A few databases are accessed... I'm not sure how you're compromising my system yet?

                I mean if you get their codes and access from their systems... then you can access me using their codes and get access to what they have access to. But that's about

                • by Anonymous Coward

                  What I don't understand is why you get 2 mod points for every comment you make the very second you post them. Are you multi accounting?

                  Okay so you're saying you're going to hack my system by first hacking someone I talk to...

                  Okay, but the information sent back and forth is highly specific... and contains no executable code. You can't send commands over those channels. There's nothing "listening".

                  A few databases are accessed... I'm not sure how you're compromising my system yet?

                  I mean if you get their codes and access from their systems... then you can access me using their codes and get access to what they have access to. But that's about it. You can't upload anything that doesn't squeeze into a database variable at our systems.

                  That said, I do grant you that if you totally compromised a trusted system... you might be able to introduce something. There is a high probability it wouldn't work for a lot of reasons and the mere attempt would be very likely to set off alarms. But assuming you were really lucky... Maybe.

                  Ideally the security I'm talking about would be uniformly employed at any trusted system which would make doing this harder.

                  There is no defense against a full breach of physical security. I can't stop you from doing whatever it you get that deep into my systems. I'm not seeing how your hack of the rival would give you much. You couldn't just access whatever you wanted.

                  Here you acknowledge that there is no such thing as perfect security and that hacking just about any system is not "basically impossible". It can be easy or it can be difficult, but not impossible. That was your original argument and that argument has now been shown to be false.

    • by gweihir ( 88907 )

      That would require a somewhat sane application and network services design to be effective. If you have several hundred services that must be able to reach every computer in your organization, you will never get security. And yes, that is "what you need and nothing else" if your IT infrastructure was built by people that do not understand security.

      So, no, that does not help in practice.

      • Hierarchical organization helps with that kind of stuff.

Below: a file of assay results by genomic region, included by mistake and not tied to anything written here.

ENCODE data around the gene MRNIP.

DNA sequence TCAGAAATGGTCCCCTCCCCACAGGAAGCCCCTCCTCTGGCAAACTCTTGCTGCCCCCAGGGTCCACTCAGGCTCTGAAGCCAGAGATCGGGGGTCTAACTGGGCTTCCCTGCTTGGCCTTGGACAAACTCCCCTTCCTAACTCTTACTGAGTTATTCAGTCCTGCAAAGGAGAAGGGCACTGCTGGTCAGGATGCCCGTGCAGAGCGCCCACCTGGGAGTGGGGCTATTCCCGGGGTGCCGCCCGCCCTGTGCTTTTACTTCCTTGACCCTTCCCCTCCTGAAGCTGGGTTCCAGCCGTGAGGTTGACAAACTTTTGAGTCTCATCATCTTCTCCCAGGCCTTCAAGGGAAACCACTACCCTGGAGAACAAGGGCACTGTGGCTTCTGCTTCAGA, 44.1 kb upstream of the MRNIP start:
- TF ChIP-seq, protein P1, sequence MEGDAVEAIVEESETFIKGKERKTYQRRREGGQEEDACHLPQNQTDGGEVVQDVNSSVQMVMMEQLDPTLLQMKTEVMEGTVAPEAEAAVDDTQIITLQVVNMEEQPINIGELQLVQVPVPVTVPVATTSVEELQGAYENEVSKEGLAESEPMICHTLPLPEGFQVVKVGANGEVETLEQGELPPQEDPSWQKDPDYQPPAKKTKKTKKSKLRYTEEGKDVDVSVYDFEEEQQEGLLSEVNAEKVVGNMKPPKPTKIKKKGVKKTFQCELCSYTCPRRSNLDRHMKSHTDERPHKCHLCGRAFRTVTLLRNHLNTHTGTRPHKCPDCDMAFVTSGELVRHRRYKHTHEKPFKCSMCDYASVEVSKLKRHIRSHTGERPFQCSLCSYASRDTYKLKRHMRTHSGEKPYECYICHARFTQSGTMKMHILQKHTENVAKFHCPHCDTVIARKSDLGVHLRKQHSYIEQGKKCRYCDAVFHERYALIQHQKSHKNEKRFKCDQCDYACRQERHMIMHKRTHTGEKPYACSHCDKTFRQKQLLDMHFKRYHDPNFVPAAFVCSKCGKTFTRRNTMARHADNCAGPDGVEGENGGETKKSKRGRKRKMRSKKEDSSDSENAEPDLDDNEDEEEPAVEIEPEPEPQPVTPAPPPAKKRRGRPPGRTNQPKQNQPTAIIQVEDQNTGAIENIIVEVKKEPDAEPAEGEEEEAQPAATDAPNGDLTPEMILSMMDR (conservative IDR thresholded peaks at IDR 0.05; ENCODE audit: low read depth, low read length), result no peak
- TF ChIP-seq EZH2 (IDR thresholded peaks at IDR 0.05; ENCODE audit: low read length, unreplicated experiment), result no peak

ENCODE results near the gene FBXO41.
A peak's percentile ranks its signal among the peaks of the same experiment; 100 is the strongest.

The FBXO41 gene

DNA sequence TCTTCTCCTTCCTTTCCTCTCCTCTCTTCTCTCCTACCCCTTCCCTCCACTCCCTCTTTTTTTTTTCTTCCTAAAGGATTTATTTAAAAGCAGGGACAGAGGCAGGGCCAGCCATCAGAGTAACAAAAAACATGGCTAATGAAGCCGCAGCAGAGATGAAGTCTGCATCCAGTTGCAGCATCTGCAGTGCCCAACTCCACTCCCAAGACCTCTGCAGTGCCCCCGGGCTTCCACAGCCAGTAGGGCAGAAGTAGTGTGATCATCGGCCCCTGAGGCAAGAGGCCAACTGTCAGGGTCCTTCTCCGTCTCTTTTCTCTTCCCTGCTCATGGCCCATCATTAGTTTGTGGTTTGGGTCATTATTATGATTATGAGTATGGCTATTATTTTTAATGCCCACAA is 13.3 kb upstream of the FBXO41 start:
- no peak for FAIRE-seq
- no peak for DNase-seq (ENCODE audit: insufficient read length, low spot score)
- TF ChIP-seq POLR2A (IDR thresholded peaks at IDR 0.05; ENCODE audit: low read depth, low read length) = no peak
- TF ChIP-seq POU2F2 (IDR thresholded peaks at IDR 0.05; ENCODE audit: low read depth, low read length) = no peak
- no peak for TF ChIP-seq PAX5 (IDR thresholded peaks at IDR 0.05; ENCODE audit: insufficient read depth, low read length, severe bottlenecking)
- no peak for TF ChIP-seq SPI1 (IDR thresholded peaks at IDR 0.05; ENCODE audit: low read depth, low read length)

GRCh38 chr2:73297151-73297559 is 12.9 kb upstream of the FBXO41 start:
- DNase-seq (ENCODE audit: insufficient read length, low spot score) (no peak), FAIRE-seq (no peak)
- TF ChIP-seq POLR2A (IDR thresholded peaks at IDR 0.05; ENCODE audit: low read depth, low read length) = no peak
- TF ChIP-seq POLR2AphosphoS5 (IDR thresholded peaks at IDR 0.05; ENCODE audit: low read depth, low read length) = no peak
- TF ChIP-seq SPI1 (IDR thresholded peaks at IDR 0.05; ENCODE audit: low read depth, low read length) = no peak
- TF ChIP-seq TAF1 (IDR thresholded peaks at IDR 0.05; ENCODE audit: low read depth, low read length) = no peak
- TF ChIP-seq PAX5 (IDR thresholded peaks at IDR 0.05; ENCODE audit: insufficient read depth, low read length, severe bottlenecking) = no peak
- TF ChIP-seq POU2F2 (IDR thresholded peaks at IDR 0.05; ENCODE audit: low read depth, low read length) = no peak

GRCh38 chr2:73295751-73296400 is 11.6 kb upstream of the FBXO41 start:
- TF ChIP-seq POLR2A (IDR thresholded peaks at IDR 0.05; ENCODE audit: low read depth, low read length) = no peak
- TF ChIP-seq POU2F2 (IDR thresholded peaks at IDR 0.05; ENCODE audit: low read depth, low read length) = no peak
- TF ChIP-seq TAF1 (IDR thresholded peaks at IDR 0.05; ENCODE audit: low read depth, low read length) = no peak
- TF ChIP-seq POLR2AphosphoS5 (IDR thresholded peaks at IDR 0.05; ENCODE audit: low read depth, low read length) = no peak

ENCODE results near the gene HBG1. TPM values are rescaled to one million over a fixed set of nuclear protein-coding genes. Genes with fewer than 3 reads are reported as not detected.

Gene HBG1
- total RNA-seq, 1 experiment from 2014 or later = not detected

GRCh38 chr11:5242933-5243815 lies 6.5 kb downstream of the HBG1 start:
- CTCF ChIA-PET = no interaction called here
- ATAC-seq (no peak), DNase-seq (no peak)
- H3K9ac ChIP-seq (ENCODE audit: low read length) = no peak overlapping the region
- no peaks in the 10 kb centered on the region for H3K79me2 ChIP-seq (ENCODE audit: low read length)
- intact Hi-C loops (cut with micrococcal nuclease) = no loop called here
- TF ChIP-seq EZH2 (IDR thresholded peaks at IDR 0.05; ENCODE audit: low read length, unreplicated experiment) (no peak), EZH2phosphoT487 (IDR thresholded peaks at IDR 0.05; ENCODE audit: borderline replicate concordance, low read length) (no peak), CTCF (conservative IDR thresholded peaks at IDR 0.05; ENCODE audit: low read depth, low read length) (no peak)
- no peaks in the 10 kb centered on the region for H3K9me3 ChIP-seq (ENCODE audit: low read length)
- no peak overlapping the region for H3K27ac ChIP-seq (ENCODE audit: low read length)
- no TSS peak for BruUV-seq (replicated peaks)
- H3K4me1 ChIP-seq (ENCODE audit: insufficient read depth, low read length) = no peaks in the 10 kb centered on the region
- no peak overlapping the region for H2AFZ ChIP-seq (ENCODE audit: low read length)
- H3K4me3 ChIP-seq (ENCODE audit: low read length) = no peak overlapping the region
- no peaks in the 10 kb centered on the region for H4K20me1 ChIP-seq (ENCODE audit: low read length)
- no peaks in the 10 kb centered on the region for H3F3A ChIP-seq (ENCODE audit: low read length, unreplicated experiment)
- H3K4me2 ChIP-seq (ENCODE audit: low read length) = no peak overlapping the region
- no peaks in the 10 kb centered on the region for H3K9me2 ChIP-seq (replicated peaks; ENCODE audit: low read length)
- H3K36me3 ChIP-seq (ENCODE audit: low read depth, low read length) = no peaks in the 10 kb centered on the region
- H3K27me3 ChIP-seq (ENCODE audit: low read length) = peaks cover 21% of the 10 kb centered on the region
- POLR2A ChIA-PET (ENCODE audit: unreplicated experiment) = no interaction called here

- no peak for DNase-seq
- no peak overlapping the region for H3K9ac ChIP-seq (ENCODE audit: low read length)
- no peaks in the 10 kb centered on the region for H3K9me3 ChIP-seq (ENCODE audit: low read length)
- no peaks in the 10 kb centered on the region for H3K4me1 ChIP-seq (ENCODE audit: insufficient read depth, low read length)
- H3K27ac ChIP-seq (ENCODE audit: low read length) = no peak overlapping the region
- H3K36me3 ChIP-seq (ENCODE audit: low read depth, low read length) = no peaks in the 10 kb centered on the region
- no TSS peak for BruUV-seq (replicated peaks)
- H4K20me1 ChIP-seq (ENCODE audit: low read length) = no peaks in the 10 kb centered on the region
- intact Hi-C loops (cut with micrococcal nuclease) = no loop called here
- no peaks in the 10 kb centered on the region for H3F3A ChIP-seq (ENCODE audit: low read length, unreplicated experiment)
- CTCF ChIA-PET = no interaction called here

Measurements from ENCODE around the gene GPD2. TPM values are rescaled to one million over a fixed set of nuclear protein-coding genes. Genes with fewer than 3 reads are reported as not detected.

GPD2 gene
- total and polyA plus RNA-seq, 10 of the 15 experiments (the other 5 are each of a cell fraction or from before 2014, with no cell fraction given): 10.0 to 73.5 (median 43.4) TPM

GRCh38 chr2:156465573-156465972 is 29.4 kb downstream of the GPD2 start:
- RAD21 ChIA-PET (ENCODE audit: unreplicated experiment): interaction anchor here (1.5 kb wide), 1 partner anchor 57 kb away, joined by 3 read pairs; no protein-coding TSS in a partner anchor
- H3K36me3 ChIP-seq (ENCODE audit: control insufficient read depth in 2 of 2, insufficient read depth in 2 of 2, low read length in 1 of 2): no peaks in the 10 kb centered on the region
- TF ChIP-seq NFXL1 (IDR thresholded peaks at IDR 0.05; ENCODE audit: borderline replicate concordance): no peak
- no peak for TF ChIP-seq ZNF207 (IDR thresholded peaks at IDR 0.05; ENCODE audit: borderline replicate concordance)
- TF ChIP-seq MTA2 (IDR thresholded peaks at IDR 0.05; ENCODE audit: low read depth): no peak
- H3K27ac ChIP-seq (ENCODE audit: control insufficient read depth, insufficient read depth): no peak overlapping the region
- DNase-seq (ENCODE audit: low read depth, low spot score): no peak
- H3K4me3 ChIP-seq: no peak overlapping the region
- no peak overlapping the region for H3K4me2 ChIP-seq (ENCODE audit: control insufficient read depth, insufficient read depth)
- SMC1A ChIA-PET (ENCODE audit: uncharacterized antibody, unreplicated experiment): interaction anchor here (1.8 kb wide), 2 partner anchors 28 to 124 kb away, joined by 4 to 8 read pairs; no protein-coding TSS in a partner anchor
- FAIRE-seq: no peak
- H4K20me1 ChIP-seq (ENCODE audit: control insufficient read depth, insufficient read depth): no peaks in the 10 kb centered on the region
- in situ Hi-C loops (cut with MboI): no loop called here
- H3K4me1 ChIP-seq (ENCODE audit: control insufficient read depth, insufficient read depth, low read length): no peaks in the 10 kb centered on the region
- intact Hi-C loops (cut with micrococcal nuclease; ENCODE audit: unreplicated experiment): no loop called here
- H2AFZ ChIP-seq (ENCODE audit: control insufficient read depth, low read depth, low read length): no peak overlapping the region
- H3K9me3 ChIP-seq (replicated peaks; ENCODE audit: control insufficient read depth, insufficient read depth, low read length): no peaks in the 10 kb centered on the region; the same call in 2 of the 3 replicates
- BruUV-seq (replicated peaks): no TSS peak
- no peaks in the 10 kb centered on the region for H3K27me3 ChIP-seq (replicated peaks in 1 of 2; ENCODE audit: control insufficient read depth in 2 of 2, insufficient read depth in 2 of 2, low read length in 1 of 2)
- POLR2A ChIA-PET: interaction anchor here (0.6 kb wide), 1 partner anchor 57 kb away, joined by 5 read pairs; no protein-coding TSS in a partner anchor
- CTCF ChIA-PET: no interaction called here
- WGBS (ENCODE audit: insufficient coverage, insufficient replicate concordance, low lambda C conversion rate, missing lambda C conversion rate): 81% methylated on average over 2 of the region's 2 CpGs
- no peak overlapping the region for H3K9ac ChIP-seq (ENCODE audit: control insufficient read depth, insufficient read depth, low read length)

Also... I can't think of any organization that actually needs several hundred services piped to each workstation... I'm trying really hard to think of what those would all even be...

        Okay... lets say the company has 10 databases because they're too lazy to integrate them.

        That's ten databases.

        Then lets say they need email? In my experience they tend to actually need a way of passing information around the organization rather than accepting and sending in

        • by BVis ( 267028 )

          Also... I can't think of any organization that actually needs several hundred services piped to each workstation... I'm trying really hard to think of what those would all even be...

          Your lack of imagination does not negate the possibility.

          Okay... lets say the company has 10 databases because they're too lazy to integrate them.

          Why would they integrate them? What's the business advantage of doing so? Do you really think the suits are going to allow you to spend the time doing this when there's virtually no

        • by gweihir ( 88907 )

          Hierarchical organization helps with that kind of stuff.

          Also... I can't think of any organization that actually needs several hundred services piped to each workstation... I'm trying really hard to think of what those would all even be...

          I cannot tell you where I have seen that because I am under NDA. But believe me, these organizations exist, they are large, and you more likely than not would recognize the names. I have to admit that I do know about these several hundred services only for servers. It may or may not be less for laptops and workstations. As some of the servers can push software to each laptop and workstation, this is a moot point though.

    • by xeno ( 2667 )

      Bullshit. Arrogance is always the undoing. Even in the most hardcore, wired-only, mac-whitelist, tightass-vlan, zone-enforced user minimum-privilege network, people have to get work done. That means if you have internet access, people will exchange data or even documents with uncontrolled sources. If you don’t, they will find some way to move or bring data in. If you have commodity operating systems or compatible office software, you have compromisable endpoints that need continuous maintenance. If